Bradley Johnson, deputy editor of Advertising Age magazine , writes in his latest column that Palm could end up “only” as successful as Apple, despite having sold over 14 million personal digital assistants (PDAs). Why? Microsoft, of course.
“Palm is in trouble: Revenue in its most recent quarter tumbled 47 percent,” he writes. “The stock is down 98 percent from the peak it hit the day it went public last year. Palm’s CEO exited this month. Microsoft Corp. is gaining ground.”
In forecasting dark days ahead for Palm, Johnson says one of its failures was to “aggressively license its software to consumer electronics and computer makers far and wide.” In this way, the company is like Apple, he says.
“Apple, enamored of profits on its hardware, for years refused to license its software to other computer makers,” Johnson says. “Eventually Apple relented, creating a competitive market for Macs — but only after Microsoft had made its improved Windows the industry standard. Then Apple, not happy that Mac clones undercut it on price, stopped licensing its software. Apple today is a minor niche brand; Mac could have been Windows. Palm is in danger of being the Macintosh of its space.”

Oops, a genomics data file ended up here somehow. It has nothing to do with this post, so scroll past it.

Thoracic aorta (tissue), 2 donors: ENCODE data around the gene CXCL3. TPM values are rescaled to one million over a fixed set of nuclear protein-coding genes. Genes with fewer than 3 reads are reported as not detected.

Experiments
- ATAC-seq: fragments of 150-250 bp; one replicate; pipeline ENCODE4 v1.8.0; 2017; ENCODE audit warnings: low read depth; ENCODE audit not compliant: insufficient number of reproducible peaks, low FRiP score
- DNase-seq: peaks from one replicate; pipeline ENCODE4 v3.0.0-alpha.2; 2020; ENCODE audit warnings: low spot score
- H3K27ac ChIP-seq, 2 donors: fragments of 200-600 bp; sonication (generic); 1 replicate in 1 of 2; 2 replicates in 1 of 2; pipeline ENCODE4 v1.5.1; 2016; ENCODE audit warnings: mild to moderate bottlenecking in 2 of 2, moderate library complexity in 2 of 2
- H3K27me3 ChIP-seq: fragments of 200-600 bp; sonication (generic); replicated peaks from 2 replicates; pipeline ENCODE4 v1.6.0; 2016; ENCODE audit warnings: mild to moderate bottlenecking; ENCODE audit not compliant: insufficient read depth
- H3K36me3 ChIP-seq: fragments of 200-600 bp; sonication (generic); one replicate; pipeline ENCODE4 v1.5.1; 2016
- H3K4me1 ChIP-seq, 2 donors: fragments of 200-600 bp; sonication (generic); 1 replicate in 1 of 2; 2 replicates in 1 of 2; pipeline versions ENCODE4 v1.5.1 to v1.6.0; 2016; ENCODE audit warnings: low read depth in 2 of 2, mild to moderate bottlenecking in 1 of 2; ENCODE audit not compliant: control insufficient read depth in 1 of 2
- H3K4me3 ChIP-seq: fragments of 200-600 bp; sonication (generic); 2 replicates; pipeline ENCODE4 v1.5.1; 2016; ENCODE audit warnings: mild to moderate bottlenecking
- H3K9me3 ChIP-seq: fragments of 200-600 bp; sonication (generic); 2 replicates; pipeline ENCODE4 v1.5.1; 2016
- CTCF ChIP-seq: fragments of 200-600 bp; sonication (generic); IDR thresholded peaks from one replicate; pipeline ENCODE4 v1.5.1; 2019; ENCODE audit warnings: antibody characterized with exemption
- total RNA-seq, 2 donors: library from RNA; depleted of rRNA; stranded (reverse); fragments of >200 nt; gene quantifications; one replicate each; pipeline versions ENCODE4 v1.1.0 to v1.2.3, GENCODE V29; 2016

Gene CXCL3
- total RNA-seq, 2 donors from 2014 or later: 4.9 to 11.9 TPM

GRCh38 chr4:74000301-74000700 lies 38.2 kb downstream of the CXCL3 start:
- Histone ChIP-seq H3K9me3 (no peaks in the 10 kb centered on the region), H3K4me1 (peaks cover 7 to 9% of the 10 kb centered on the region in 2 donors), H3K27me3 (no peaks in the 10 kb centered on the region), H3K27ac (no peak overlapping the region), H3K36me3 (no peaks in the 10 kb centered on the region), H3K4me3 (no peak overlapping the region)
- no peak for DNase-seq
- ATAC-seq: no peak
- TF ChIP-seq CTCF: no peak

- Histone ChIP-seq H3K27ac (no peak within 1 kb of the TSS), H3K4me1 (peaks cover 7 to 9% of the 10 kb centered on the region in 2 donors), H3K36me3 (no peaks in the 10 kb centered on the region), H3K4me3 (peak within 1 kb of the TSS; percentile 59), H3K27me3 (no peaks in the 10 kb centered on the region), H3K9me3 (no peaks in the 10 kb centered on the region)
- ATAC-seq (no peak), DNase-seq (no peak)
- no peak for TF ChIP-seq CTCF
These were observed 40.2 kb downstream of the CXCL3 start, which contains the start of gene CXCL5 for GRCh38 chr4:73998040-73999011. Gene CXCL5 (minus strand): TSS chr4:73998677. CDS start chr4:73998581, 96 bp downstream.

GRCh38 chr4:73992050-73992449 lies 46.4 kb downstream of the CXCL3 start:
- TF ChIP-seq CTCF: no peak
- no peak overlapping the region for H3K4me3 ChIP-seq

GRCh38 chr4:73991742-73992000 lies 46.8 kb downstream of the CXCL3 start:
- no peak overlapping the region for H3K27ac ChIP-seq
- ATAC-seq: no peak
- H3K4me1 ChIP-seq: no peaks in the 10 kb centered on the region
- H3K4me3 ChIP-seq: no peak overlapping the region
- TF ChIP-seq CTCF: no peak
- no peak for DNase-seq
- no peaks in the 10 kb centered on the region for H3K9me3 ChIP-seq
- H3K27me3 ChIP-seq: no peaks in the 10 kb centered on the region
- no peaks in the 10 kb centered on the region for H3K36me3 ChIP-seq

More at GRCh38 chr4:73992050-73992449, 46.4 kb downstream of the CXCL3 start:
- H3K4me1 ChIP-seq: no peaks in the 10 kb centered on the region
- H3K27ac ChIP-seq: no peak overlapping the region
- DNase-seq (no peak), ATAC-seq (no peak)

Palm still has 54 percent of the PDA market with Microsoft’s Pocket PC accounting for 24 percent, according to market researcher Gartner. However, Gartner analysts say Microsoft and hardware licensees (Compaq, Hewlett-Packard, Casio and others) could snare a 30 percent share over the next year. Johnson said that Palm still has one potent weapon: its brand name.
“There’s talk Palm could get bought again after going through four sets of owners — startup; U.S. Robotics; 3Com; independent. Palm has endured continual management change,” Johnson says. “The jobs board on Palm’s Web site last week listed 11 openings. Palm forgot to list one: CEO. Palm, for now, leads its market. It still has a chance to keep its lead by pursuing aggressive licensing. But time is running out. It would be a sad thing to see a great brand and great product lose.”